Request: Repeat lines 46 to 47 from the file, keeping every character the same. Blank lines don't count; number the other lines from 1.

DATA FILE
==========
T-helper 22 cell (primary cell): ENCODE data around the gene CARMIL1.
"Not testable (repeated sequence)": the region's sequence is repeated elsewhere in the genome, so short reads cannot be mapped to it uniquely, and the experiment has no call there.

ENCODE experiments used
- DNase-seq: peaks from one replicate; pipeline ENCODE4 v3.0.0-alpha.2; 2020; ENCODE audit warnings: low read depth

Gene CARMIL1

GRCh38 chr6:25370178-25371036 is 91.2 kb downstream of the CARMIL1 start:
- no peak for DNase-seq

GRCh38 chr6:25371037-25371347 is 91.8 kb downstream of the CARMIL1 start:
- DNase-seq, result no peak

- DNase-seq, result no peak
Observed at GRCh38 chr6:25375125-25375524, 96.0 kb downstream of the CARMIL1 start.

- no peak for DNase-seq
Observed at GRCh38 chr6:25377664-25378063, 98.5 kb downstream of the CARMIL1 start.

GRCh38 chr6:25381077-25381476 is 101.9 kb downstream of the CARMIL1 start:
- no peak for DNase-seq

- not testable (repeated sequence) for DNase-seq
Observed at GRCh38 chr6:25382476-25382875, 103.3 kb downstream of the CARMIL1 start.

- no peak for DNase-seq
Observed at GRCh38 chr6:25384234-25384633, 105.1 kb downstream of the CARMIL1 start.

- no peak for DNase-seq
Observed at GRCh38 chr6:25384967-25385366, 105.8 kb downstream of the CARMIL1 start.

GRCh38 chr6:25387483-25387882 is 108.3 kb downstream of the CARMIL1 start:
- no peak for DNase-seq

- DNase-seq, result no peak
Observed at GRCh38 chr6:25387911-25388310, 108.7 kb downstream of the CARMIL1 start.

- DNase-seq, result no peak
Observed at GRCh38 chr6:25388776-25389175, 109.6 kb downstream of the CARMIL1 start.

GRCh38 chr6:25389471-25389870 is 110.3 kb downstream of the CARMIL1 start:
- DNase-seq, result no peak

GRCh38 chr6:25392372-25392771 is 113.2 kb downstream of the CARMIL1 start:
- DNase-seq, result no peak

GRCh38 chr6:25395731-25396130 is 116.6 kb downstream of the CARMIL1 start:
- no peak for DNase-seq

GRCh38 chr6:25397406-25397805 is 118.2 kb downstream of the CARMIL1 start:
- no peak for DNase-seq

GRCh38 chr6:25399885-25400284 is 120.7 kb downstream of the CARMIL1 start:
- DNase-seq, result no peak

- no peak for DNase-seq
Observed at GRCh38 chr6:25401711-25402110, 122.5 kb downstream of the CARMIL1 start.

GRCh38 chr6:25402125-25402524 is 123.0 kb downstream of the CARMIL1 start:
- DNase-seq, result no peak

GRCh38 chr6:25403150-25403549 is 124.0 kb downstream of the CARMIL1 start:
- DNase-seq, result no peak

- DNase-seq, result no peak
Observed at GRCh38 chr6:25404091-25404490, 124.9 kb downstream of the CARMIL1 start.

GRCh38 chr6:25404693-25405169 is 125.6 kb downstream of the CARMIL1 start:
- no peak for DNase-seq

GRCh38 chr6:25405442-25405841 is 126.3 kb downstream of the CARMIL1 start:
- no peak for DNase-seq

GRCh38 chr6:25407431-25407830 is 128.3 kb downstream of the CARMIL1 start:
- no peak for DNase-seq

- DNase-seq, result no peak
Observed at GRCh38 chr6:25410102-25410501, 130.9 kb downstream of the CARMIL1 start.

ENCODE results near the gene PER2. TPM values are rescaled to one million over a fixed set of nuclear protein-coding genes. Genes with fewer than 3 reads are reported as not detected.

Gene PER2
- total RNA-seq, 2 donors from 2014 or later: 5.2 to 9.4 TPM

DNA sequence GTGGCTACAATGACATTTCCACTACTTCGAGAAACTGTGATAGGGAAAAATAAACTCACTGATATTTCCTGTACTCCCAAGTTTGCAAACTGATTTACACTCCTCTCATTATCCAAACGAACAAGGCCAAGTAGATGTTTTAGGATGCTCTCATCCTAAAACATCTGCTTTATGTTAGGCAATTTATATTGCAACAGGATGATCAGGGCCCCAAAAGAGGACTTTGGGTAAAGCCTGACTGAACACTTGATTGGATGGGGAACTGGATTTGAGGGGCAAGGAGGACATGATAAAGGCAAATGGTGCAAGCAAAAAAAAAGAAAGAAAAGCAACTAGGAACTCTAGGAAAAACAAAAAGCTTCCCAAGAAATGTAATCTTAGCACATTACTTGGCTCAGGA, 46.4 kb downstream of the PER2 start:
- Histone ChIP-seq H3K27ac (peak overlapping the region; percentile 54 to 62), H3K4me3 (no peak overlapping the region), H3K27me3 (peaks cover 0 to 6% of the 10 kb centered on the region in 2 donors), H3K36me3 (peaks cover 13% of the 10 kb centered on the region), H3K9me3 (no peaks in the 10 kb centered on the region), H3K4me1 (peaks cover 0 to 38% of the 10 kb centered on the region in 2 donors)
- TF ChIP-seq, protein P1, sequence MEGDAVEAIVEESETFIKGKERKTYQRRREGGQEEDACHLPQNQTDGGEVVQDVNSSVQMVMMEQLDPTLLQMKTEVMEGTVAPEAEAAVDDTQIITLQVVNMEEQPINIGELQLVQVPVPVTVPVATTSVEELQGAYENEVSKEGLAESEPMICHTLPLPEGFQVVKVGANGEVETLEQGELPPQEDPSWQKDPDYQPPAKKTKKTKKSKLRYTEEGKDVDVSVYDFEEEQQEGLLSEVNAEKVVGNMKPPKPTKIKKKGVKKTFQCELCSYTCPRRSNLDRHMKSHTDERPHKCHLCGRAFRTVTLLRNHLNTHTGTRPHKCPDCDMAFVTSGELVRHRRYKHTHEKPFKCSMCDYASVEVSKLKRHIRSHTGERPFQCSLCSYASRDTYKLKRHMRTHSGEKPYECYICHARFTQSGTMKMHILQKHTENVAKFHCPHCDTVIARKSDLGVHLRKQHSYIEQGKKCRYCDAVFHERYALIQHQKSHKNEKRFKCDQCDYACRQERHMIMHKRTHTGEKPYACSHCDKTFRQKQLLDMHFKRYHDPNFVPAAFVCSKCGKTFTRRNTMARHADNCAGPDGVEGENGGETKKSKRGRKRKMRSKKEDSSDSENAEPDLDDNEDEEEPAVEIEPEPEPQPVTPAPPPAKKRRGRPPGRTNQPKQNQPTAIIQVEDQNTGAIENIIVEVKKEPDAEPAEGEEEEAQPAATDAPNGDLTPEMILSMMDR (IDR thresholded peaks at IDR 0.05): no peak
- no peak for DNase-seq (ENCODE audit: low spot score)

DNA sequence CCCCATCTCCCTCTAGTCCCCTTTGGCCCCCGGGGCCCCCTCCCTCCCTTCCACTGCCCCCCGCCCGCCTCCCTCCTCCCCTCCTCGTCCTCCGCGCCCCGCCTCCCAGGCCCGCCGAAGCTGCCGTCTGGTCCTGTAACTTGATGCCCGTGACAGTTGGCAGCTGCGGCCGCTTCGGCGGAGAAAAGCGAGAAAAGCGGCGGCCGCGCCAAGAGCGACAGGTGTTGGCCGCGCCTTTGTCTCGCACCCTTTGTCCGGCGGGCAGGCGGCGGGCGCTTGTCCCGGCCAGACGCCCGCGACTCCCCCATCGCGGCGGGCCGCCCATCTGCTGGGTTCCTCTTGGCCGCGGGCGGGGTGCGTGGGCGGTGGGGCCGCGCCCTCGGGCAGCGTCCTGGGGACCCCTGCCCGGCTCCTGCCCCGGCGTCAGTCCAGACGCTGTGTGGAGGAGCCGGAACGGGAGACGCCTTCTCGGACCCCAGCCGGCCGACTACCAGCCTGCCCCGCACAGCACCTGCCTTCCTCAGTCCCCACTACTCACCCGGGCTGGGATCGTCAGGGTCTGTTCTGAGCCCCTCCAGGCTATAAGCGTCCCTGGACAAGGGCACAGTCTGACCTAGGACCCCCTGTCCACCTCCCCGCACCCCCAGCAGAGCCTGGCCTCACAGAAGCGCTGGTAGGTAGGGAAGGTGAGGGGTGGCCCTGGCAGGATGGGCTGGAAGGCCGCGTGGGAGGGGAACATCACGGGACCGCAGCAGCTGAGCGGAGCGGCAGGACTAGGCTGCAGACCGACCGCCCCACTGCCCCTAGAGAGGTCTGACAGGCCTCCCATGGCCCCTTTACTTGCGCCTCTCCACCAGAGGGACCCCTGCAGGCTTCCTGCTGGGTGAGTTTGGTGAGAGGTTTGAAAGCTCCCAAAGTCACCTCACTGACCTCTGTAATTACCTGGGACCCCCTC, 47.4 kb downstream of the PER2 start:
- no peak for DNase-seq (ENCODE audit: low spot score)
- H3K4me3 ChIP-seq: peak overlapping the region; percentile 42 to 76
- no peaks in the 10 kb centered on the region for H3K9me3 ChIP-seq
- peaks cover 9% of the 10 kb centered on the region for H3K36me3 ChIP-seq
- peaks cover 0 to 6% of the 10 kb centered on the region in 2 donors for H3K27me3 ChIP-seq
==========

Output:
GRCh38 chr6:25404693-25405169 is 125.6 kb downstream of the CARMIL1 start:
- no peak for DNase-seq